A screenshot of Hollow Point 102, an artwork featured in Nancy Baker Cahill's new mobile AR app 4thWall. Via Author.

Artist Self-Releases Interactive Art Gallery 4thWall for iOS

Los Angeles-based fine artist Nancy Baker Cahill brought her creative visions into the forefront of the technological and artistic worlds this month by releasing 4thWall, an iOS app that allows users to explore virtual renderings of Cahill’s art anywhere on the planet.

Before delving into AR, Cahill has established herself primarily in more traditional media, creating dynamic works done mostly in charcoal portraying abstract forms, both fluid and fragmented. Her oeuvre, inspired in part by bullet strikes and reminiscent of starbursts, shrapnel, or studies of flowing water or muscle, are rendered in deep blacks and quicksilver grays. With the advent of 4thWall, Cahill has reinterpreted some of her past paper-based works’ themes into new virtual offerings for AR use.

Developed in partnership with the artist by Drive Studios, 4thWall features interactive, full-scale AR representations of four pieces from Cahill’s Hollow Point series that users can place and interact with in the real world courtesy of the magic of augmented reality and the latest generation of devices and software which have finally made functional AR apps viable.

The four works featured in the app are chaotic and intriguing, reflecting the artist’s intent of capturing “moments of cataclysmic rupture and beauty” and “biomorphic, chaotic body forms.” They appear well-rendered and faithfully displayed (at least on this reviewer’s iPhone 7), though the app’s AR renderings do suffer from occasional jitteriness or shifts in scale that seem to plague this initial generation of AR apps.

4thWall’s interface is clean and intuitive, and navigation is an ease thanks to an invitingly simple design featuring text and icons in personable, hand-written scrawl. Overall, 4thWall feels like an intimate conveyance of one artist’s creative mind rather than just another mass-produced, cookie-cutter AR gimmick.

In addition to exploring Cahill’s AR art, the app’s two other modes add to impression of intimacy. Along with being able to tour a virtual gallery of Cahill’s art, 4thWall also includes other AR features, such as a holographic rendering of Cahill describing her works. In another immersive mode, a user “walks” into a floating door to find themselves “inside” a photorealistic recreation of Cahill’s private studio, replete with hanging works of art and a cluttered work-desk.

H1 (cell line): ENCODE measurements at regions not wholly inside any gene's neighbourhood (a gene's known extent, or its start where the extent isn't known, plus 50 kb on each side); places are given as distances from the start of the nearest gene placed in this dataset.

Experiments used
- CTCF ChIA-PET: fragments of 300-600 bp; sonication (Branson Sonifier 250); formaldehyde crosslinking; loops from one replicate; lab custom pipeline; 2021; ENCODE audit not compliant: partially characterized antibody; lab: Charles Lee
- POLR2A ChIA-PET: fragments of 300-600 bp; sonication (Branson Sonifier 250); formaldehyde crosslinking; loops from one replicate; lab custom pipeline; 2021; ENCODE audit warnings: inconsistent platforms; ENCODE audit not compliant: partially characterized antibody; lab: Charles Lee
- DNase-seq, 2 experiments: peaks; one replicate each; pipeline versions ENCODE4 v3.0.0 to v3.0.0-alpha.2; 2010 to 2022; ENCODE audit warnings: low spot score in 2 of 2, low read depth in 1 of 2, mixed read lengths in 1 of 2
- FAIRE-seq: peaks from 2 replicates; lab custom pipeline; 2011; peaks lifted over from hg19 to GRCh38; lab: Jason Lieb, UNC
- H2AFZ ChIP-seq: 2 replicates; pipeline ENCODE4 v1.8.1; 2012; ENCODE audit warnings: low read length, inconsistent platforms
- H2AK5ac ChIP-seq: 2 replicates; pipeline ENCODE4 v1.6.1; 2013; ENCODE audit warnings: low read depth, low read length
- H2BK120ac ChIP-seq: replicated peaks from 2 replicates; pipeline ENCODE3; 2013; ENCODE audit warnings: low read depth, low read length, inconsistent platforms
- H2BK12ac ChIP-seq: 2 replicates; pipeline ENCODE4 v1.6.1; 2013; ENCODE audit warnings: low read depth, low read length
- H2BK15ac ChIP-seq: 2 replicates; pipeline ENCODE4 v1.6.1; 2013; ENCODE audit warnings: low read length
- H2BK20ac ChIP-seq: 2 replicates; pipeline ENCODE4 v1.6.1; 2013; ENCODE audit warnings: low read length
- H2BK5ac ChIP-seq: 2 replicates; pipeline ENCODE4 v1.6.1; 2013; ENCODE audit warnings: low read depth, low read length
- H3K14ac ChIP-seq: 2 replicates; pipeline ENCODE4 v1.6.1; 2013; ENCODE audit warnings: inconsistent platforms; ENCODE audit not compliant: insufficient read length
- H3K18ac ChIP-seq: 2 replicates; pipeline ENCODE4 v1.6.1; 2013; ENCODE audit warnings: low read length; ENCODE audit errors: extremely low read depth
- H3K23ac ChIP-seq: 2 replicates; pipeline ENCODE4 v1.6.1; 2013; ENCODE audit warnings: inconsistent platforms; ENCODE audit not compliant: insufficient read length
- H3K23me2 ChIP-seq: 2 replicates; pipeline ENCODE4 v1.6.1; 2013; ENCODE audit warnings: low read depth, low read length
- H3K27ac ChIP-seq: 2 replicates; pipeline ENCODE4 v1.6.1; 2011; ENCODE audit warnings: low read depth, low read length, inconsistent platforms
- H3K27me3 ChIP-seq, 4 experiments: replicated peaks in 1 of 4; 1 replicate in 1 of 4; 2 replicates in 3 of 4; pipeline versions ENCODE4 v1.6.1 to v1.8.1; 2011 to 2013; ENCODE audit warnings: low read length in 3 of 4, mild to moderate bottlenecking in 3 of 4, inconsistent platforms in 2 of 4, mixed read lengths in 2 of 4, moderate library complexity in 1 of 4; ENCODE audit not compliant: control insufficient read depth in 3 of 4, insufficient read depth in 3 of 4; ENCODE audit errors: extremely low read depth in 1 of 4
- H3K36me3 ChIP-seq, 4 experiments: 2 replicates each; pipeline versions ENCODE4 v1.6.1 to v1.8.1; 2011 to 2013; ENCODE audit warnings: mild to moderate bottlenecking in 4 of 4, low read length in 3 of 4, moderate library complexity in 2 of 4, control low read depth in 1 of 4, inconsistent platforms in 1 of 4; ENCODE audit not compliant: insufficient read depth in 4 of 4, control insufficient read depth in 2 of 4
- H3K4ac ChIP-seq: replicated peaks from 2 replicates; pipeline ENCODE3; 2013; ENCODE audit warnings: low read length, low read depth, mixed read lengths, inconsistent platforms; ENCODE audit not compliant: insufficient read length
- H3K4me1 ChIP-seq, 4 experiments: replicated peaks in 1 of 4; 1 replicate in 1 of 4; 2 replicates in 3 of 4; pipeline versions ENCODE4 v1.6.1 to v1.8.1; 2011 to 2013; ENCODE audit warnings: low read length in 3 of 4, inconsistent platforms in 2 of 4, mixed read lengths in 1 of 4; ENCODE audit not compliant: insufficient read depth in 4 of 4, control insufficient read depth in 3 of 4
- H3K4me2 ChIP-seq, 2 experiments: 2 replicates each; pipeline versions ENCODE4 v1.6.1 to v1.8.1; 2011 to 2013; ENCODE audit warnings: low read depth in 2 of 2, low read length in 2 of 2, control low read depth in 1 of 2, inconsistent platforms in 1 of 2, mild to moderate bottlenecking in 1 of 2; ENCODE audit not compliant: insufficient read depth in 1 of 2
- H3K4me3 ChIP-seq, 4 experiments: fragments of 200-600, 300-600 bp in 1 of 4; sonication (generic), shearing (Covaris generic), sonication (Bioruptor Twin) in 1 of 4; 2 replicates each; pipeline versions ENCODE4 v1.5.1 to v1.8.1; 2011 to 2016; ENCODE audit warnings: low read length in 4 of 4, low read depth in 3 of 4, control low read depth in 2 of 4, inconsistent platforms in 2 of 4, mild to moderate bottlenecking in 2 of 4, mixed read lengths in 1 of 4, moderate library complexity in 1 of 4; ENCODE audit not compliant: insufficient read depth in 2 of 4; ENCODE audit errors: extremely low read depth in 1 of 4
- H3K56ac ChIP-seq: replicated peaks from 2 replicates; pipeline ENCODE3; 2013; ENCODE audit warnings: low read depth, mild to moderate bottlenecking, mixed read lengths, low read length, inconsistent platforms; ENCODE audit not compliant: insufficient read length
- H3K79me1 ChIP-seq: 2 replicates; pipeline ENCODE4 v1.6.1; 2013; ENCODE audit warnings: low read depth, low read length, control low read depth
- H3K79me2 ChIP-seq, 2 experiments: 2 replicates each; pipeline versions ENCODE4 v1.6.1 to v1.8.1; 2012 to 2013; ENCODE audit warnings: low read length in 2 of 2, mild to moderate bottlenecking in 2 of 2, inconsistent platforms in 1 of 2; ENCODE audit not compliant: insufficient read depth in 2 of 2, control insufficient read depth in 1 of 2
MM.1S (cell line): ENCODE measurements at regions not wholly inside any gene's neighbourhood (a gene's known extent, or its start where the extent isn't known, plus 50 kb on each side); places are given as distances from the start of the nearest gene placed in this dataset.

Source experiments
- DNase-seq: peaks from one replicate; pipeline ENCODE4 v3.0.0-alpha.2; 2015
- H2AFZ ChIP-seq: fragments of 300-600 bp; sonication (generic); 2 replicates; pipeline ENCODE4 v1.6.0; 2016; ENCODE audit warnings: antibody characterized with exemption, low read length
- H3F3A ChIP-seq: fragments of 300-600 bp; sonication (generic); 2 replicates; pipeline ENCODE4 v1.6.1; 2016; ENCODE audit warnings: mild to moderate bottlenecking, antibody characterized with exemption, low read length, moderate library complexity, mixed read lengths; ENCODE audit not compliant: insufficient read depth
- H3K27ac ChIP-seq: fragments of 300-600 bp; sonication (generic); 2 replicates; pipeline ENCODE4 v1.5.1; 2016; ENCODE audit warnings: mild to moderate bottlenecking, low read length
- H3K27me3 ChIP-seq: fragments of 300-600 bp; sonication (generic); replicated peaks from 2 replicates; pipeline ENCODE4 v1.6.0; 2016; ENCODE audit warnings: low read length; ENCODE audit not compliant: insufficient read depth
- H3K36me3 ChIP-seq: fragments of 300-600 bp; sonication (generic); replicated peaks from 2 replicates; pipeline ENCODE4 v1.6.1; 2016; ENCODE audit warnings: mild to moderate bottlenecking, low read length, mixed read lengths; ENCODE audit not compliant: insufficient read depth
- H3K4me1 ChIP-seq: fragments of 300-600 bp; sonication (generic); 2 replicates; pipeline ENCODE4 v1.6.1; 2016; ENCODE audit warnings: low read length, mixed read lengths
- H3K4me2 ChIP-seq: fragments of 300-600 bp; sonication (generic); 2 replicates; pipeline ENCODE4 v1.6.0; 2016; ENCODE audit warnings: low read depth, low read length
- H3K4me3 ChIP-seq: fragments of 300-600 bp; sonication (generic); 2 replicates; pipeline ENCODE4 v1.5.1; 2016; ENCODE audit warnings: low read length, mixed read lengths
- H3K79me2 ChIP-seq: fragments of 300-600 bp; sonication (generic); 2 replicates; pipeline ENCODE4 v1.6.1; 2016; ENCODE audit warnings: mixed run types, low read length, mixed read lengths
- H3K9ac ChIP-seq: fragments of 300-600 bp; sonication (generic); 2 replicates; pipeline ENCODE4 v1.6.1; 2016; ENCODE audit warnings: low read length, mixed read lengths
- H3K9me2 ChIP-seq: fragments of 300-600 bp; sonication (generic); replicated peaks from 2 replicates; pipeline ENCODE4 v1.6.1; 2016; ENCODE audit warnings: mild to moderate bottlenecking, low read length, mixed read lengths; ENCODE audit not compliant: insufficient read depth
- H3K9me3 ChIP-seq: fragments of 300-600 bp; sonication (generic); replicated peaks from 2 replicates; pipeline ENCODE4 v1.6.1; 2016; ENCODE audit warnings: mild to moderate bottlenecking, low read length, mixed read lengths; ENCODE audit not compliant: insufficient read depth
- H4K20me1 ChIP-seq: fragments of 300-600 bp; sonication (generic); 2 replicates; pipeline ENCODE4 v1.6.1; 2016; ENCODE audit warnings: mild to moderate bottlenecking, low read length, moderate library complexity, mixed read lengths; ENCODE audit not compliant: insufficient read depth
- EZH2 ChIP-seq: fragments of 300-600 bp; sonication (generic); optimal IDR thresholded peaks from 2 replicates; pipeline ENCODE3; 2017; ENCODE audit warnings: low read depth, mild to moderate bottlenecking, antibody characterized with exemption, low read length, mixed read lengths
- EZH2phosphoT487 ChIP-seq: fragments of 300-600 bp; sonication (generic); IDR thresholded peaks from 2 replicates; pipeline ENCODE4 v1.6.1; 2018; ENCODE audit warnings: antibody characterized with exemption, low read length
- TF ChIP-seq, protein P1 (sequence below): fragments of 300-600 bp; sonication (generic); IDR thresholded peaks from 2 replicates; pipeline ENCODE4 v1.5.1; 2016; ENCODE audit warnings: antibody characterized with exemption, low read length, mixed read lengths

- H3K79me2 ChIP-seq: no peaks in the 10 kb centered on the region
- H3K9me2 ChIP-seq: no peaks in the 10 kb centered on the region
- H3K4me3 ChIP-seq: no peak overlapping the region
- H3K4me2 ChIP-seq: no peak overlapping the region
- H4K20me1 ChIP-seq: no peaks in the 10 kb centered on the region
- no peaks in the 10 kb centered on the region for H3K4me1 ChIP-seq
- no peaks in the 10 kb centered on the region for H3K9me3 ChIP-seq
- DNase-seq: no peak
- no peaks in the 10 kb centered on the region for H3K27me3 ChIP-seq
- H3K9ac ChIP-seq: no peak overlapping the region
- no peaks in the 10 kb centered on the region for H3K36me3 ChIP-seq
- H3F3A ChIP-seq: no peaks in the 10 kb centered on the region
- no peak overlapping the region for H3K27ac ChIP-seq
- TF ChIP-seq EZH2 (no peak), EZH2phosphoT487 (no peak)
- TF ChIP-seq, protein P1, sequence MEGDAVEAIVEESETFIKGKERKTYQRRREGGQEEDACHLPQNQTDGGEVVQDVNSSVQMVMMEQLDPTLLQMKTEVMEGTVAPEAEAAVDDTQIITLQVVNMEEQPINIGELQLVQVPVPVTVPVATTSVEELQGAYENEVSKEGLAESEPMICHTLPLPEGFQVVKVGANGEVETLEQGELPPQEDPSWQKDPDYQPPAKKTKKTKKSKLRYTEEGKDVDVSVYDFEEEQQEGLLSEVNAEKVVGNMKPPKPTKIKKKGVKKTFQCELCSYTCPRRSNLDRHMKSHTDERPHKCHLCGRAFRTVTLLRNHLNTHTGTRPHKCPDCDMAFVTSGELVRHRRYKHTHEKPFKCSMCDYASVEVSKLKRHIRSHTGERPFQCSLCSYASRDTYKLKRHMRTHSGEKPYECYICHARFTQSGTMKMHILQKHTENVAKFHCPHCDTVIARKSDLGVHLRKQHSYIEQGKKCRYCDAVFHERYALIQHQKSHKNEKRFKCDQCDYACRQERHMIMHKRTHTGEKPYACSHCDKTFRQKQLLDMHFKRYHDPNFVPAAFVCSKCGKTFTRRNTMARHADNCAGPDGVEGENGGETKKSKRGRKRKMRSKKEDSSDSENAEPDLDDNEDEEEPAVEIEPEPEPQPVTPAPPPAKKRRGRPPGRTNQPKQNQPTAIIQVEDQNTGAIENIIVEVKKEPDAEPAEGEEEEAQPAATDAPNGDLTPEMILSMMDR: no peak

Above: 4thWall’s three modes —including the piece Hollow Point 101— reviewed near Seeflection HQ.

In an illuminating interview with self-described “playwright and technologist” Kat Mustatea of Women@Forbes, Chill described her inspiration for 4thWall as well as her creative process in AR/VR. According to Cahill, she first forayed into the virtual art realm while experimenting with VR games, eventually stumbling into art programs such as Tilt Brush after realizing that art in VR was a “perfect next step.” She describes the experience of painting in VR as entirely different from her familiar territory of paper and graphite, expressing the feeling that “being able to draw in 360 degrees around my body and in space […] serves as an amplification and expansion. I feel like working in VR has altered my own anatomy.”

However engrossing and complete the experience of playing and creating in true virtual reality feels, the technology currently requires costly, obtrusive, and otherwise inconvenient purpose-build headsets⎯or at the very least imperfect solutions such as Google Cardboard. Recognizing this obstacle, Cahill sought to share her work not in pure VR, but rather in a more easily-accessible AR medium requiring only a compatible smartphone rather than an expensive VR rig. Despite the unparalleled immersion and totality of art in a VR experience, Cahill says, “you need to have hardware to experience it. So then translating it into AR means being able to share it and democratize the experience of it.”

Additionally, Cahill states on her app’s website that 4thWall, “is also a means of collectively sharing in an experience that might otherwise be unavailable to people either living far from LA, or without the hardware necessary for a singular, VR experience.” In addition to freely making her art available to a wider audience via AR, Cahill’s decision to show her works in AR rather than VR also enhances the experience and allows for users to interact with Cahill’s work and co-create new contexts for the work:

“As an artist, I am always looking to expand and engage a larger and more diverse audience. Our hope is that viewers all over the world respond to the drawings and harness their own creativity to place them in all kinds of contexts–art truly can be anywhere. We encourage viewers to tag their experiences, either as videos or stills, across social media platforms using the hashtags: #4thwallapp, #nancybakercahill and any #AR iterations they choose!”

The social aspect of the app and ease of recording still-frames and video lend to some interesting user experiments with interacting with the art, and a perusal of the artist’s #4thwallapp hashtag on Instagram shows her wondrous, chaotic pieces appearing in a variety of interesting contexts, from messy bedrooms to the sky above airplane wings to scenic park-side paths.

Cahill’s work places her at the cutting edge of an almost entirely virgin realm of artistic expression⎯a moment perhaps as pivotal and unprecedented as the invention of photography or video⎯helping to shape not only the new ways in which art can be created and displayed in VR & AR, but also how these works can be shared, experienced and remade.